As we turn our gaze away from the NY School of Abstract Expressionism, there were young, gifted artists who wanted to explore the human body as an aesthetic form worthy of the creative’s gaze! English figurative painter David Hockney said: “In 1960, for a your art student trying to think of modern art, of the visual art of his time, obviously wanting to be involved in it, the opposition to the figure as a subject was very strong. I opposed it too; I thought, this is not the way to go. Yet obviously, I was dying to do it…” (David Hockney, David Hockney, 1976)
Philip Pearlstein, born in Pittsburg between WWI and WWI, sought to gain the skill to approach the figure, as an emerging artist looking to utilize a modernist/realist approach to the nude, studied the visual arts at Carnegie Mellon School of the Arts and also Art History later at New York University. Pearlstein was responding to an inner voice that wanted to explore, what British critic and museum curator Kenneth Clark referred to as “The Body Re-Formed.” More specifically, the undraped human body, male and female. “
“To be naked is to be deprived of our clothes and the word implies some of the embarrassment which most of us feel in that condition. The word nude, on the other hand, carries in educated usage, no uncomfortable overtone. The vague image it projects into the mind is not of a huddled and defenseless body, but of a balanced, prosperous, and confident body: the body re-formed.” (Kenneth Clark, The Nude, 1956)
In Post WWI United States, there was in general society a strong resistance to the undraped body; in the avant-garde areas of Greenwich Village and academic institutions teaching studio art, drawing or painting the human figure was still frowned upon for very different reasons. The avant-garde was still focused on the realm of abstraction and the artist’s inner anger and perception of beauty through the lens of angst. Pearlstein, took exception to that restriction from society and from other artists/critics. Pearlstein’s studio was essentially neutral to the intrigues expressed outside about confronting the human figure. Pearlstein was observing the undraped figure existing in closed spaces while occupying, at the same time, the abstract aesthetics special to the artist’s studio. Pearlstein embodied his figures with an obvious erotic charge, but a charge protected by a centuries long cultural agreement in the West which emboldened artists to confront the undraped figure—male and/or female.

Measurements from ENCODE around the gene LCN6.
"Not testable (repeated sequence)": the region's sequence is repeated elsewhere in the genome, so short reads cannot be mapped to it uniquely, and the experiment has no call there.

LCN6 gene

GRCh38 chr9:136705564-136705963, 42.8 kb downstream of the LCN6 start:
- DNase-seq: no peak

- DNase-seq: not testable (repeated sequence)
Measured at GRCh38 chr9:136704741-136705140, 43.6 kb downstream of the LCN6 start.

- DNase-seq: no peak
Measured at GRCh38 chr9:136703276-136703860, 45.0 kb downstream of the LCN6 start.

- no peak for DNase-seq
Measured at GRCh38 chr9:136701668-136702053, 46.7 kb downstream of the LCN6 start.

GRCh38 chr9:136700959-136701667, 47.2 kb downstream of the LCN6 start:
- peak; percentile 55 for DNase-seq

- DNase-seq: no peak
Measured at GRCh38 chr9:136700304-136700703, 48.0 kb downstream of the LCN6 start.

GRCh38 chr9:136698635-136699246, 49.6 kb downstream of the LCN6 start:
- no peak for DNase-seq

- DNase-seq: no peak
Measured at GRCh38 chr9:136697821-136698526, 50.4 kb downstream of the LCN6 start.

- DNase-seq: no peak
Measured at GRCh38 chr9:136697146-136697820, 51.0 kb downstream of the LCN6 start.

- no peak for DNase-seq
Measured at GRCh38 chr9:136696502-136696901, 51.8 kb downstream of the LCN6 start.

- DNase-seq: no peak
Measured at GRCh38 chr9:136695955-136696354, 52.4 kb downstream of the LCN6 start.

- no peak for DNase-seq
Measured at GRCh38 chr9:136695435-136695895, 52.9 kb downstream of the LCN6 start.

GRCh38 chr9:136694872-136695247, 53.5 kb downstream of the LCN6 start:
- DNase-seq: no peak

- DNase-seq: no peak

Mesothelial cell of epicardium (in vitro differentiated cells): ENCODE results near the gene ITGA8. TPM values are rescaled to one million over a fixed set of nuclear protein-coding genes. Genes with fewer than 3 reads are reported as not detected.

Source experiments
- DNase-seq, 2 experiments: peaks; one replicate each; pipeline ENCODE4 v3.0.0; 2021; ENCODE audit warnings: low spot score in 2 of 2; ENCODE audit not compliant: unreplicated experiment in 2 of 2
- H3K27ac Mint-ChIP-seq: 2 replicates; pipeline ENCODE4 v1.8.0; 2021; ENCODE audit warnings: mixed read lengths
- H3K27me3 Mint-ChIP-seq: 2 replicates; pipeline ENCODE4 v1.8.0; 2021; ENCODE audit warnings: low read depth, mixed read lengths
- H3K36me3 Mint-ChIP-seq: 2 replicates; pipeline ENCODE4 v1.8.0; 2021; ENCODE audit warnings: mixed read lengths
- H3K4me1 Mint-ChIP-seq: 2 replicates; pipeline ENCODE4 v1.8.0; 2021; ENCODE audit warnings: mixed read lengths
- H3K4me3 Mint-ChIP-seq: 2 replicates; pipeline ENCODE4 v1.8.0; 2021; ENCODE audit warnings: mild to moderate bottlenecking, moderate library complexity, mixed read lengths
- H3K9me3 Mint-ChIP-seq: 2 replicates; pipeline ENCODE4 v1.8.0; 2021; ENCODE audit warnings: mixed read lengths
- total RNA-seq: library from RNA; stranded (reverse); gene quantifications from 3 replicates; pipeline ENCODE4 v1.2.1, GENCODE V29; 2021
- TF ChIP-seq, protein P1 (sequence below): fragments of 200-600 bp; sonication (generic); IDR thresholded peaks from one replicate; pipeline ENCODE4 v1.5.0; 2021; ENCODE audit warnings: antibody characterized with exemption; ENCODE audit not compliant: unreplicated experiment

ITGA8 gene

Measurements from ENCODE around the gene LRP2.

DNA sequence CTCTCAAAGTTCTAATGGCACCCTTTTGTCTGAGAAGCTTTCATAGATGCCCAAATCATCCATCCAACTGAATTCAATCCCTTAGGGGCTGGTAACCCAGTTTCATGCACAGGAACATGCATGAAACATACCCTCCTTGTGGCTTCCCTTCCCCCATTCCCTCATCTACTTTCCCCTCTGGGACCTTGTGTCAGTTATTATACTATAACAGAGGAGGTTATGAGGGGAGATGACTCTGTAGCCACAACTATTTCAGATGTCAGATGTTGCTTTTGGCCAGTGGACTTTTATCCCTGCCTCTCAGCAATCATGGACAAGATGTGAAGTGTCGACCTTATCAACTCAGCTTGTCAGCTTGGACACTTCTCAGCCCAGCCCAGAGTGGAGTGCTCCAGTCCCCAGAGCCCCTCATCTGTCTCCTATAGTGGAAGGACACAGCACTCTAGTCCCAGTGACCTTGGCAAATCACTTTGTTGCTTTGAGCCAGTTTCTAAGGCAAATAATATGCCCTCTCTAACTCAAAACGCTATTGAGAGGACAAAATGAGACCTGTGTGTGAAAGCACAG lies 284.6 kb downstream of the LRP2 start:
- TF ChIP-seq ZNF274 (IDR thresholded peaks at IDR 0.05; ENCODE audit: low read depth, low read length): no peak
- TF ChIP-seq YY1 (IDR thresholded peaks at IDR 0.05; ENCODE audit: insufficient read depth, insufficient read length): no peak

What are your thoughts on Pearlstein’s efforts to satisfy both the New York School aesthetics (i.e., abstraction) while listening to his inner voice driving him to undertake the “professionalism” of examining the human figure (in the well established Western traditions going back centuries of time)?